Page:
Eventually a meeting was held to decide what was to be done about her. It was only when Ruth heard about the meeting that she began to realise just exactly how serious things had got. She went to the meeting and found herself reeling with some of the stuff people were saying. It seemed like the whole community was baying for blood. A kind of hysteria had taken over. People were demanding that she be forced out of the Waterside. People were talking about the pride of the Protestant people. About the importance of defending the community. The importance of protecting themselves from the IRA.
Ruth couldn’t keep up with the mood swings in her adopted community. Of course, she was an outsider too, having moved to the Waterside from Belfast. As far as Ruth could tell, it was the same three or four people who were dominating the meeting, egging the youngsters on, pushing their community to the point where they’d begun to wonder how they’d ever let a Southerner live amongst them in the first place. Emotions were running high. When Ruth spoke she tried her utmost to sound reasonable, but she was met with bared teeth. It wasn’t a time to be reasonable. She shut up after that and withdrew from the discussion altogether, feeling more like a coward than ever before.
The day after the meeting, Ruth gathered with the other parents to collect her children from the local school. There had been an incident on the news the night before, Ruth couldn’t remember exactly what it was. A bombing. Or a shooting. The whole country was on edge. When the woman left the shop she looked visibly frightened. Ruth felt sorry for her then. From one woman to another.
‘Sure no one will harm her. They only want to see her out of the place.’
Then she looked at the faces of the other women and she began to understand. She’d never seen such anger before. She thought it must be the most frightening thing in the world, to be faced with a mob like that.
When the Southern woman reached her car, she fumbled around nervously with the keys. Ruth watched with bated breath. All around them stood a crowd of women. Poised. Waiting. No one was sure what was going to happen next. A surge of energy ran through the crowd. Suddenly one of the women let a roar out of her,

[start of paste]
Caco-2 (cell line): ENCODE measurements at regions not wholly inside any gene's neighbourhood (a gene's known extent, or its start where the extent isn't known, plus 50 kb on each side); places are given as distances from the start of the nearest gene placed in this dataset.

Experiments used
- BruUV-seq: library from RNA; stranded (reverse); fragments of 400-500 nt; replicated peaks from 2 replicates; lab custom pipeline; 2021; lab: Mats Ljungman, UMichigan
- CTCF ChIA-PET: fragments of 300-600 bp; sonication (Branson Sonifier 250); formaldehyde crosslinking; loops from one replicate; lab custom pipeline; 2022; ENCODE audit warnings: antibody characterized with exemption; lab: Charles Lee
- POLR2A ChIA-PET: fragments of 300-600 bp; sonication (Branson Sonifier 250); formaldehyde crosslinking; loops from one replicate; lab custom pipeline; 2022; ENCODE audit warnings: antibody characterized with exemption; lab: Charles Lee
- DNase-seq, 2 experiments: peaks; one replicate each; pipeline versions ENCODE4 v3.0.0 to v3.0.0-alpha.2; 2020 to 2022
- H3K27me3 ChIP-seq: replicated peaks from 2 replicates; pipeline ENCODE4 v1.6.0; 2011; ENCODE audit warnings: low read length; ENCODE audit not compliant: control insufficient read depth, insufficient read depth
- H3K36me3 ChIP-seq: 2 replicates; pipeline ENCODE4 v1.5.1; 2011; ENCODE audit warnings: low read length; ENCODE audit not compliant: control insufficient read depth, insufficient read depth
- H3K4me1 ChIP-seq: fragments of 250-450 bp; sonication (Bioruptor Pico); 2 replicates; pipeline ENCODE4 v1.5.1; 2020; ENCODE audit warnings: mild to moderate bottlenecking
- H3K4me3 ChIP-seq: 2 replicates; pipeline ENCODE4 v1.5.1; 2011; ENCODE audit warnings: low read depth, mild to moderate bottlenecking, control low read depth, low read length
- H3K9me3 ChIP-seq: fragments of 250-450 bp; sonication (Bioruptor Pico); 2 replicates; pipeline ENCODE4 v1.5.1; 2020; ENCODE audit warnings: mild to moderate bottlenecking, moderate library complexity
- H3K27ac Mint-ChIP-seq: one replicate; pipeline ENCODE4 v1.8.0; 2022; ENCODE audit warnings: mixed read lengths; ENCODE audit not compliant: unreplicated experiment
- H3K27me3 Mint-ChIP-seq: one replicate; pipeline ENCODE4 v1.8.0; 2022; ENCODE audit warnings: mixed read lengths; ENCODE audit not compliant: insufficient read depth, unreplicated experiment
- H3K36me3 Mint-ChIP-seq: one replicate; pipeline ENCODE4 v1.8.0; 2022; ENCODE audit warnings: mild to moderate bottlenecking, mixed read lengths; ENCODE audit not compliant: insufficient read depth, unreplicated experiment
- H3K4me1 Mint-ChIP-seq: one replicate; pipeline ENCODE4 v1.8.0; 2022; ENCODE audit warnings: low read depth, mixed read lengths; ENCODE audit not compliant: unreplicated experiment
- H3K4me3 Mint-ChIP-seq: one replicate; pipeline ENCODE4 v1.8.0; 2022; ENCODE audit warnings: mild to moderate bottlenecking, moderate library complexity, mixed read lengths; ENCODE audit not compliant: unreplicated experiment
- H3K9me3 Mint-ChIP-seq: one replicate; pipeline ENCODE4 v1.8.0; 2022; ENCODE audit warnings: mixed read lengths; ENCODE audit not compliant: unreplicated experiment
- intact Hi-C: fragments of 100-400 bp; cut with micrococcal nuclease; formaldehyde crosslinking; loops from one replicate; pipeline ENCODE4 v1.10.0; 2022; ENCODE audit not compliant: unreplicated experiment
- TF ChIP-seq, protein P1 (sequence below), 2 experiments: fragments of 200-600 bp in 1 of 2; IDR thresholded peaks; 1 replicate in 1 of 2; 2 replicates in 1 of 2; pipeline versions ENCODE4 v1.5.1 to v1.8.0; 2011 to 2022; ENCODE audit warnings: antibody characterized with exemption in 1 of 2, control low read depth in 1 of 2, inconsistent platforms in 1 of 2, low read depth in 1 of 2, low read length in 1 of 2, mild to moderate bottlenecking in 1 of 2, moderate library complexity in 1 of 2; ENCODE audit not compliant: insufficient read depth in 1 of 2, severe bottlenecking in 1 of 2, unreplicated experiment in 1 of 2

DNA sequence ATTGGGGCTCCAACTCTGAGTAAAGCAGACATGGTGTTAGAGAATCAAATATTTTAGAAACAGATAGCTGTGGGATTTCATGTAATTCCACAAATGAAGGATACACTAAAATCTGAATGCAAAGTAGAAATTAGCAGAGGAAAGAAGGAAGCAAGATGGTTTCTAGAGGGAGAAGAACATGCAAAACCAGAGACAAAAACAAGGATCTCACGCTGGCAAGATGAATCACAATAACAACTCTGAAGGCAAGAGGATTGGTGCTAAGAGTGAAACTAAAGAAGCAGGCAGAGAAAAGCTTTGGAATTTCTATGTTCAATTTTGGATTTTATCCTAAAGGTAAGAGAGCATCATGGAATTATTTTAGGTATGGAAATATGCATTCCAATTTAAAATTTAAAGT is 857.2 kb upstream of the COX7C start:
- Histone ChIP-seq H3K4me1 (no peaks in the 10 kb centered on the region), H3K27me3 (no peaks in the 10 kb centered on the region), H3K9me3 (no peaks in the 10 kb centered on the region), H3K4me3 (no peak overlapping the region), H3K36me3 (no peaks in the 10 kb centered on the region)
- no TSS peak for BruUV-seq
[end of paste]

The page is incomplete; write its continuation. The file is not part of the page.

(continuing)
Before Ruth could process what was happening, some of the women had run forward, clawing at the young Southerner. They pushed her down on the ground and pulled soiled dishcloths out of their handbags, which they stuffed into her mouth and rubbed all over her face and hair.
They wanted to humiliate her. Ruth was completely numbed, hardly able to believe what was going on. Someone beside her began to laugh nervously. The other women stood in silence, unable to avert their eyes. In an instant, Ruth realised this was something more than she’d thought it would be. It wasn’t just because this woman was from the South that people hated her. It wasn’t just because she was a Catholic. The hatred these women had for her was something deeper than all that.
‘The dishcloths. Wanting to dirty her. Wanting to spoil her perfect hair and clothes.’
Their hatred was to do with the fact that she drove her own car. That she wore nice clothes and could afford to get her hair done all the time. The women got pleasure from humiliating her. Seeing her brought down from her pedestal. The fact that she was a Southerner suddenly seemed irrelevant. Ruth derived no pleasure at all from the scene. She hardly recognised the women who were leading the attack. They seemed crazy to her. Animalistic. The only thing Ruth felt was disgust.
The attack stopped when some of the children started to cry. Ruth wondered how it must have scared them to see the women acting like this. She felt an enormous sense of pity for the Southern woman. An overwhelming tenderness for her, as she lay on the ground, crying, with a bloodied nose, her glasses smashed, searching for her car keys in a panic. Ruth had wanted to go over to her then, but was too frightened. She was frightened at how angry the women were. She was frightened that somehow the same thing could happen to her. She hadn’t taken part in the scuffle, nor had she stopped it. In the end she could only run home, like the other women, with her tail between her legs.